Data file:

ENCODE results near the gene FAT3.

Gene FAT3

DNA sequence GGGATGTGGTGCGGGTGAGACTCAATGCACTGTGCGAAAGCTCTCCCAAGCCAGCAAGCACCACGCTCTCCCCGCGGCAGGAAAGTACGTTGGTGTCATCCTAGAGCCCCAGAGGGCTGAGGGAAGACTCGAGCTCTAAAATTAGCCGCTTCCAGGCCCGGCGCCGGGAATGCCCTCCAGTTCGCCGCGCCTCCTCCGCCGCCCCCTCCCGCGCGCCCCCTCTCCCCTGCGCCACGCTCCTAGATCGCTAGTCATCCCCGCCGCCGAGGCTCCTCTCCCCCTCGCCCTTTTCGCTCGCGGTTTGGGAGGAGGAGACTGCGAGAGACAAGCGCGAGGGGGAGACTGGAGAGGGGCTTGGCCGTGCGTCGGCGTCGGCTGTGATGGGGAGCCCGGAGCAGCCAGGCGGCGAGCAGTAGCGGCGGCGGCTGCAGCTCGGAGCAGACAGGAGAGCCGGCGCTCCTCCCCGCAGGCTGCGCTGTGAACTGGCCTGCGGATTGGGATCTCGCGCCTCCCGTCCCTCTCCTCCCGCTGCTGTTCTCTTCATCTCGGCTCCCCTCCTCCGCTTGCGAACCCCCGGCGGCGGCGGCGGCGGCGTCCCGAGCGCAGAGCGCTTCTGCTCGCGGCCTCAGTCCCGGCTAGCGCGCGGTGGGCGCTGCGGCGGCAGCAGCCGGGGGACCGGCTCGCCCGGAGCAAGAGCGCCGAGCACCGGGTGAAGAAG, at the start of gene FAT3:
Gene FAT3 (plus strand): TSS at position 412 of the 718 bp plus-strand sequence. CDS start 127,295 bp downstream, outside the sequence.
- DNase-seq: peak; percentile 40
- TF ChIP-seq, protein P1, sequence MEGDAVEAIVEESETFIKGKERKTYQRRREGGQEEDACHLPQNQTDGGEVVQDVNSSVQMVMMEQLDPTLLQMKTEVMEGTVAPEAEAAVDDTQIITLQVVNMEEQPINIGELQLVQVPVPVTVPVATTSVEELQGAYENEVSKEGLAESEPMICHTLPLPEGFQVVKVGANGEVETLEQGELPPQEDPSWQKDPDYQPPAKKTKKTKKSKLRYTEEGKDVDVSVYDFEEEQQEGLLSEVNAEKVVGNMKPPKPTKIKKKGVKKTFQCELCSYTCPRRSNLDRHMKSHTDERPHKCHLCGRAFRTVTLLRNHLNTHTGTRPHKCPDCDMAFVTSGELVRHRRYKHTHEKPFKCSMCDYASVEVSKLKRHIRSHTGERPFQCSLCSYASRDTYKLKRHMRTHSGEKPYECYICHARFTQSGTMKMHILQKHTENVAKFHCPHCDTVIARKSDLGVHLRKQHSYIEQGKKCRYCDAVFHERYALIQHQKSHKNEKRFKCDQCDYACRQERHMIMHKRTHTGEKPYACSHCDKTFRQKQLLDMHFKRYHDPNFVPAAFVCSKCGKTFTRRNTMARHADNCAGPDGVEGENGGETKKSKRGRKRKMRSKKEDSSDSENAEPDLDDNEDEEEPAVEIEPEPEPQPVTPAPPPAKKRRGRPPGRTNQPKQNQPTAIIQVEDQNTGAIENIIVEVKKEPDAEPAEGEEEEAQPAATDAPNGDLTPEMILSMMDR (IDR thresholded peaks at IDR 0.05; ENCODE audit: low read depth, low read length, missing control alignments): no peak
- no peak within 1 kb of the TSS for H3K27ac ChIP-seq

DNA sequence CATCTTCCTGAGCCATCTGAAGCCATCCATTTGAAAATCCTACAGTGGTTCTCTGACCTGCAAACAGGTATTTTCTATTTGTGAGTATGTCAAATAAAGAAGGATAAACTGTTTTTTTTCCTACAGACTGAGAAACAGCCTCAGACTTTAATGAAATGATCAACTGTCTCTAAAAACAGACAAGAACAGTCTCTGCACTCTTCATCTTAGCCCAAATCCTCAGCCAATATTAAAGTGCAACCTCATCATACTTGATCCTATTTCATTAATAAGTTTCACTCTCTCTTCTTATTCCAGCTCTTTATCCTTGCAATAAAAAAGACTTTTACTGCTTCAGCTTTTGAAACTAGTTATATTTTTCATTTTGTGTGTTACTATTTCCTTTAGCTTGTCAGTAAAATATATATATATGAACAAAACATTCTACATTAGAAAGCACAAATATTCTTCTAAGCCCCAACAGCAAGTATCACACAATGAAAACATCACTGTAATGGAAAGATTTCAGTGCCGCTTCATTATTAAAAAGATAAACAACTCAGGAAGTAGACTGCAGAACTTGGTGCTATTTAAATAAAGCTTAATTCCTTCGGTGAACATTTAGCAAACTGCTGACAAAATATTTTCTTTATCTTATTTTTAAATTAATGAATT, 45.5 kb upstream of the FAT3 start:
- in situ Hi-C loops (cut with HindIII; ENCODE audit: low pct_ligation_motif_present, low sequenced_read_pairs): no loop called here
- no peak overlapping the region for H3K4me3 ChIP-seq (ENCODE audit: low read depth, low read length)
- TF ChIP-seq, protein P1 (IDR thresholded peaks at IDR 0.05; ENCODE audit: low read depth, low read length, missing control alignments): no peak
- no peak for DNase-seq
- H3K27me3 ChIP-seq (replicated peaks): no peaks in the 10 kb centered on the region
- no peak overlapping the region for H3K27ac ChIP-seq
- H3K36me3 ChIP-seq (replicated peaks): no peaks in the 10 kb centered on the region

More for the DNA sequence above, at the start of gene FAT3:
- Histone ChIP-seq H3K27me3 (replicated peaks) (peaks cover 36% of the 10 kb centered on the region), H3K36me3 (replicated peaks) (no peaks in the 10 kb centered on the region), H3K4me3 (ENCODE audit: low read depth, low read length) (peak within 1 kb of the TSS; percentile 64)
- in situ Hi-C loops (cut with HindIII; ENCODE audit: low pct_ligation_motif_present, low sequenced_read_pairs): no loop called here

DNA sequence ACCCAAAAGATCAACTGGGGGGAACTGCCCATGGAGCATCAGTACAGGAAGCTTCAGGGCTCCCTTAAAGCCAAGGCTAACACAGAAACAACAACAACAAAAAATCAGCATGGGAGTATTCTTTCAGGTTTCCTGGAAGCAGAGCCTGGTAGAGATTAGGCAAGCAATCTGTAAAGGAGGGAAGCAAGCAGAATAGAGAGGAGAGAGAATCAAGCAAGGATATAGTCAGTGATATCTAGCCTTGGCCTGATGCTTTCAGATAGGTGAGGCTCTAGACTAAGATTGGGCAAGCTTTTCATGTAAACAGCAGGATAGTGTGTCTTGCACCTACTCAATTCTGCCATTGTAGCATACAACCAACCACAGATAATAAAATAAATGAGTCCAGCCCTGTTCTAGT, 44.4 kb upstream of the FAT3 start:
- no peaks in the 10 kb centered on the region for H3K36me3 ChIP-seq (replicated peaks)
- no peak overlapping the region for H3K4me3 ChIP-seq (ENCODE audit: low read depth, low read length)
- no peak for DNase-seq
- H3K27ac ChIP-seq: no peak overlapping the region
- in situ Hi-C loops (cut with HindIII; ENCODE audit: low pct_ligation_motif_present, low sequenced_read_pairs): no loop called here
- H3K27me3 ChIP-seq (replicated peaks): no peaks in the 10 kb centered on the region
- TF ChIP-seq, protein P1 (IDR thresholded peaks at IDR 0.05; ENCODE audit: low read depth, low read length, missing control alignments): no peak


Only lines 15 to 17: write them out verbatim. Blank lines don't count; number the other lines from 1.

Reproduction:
- H3K36me3 ChIP-seq (replicated peaks): no peaks in the 10 kb centered on the region

More for the DNA sequence above, at the start of gene FAT3:
- Histone ChIP-seq H3K27me3 (replicated peaks) (peaks cover 36% of the 10 kb centered on the region), H3K36me3 (replicated peaks) (no peaks in the 10 kb centered on the region), H3K4me3 (ENCODE audit: low read depth, low read length) (peak within 1 kb of the TSS; percentile 64)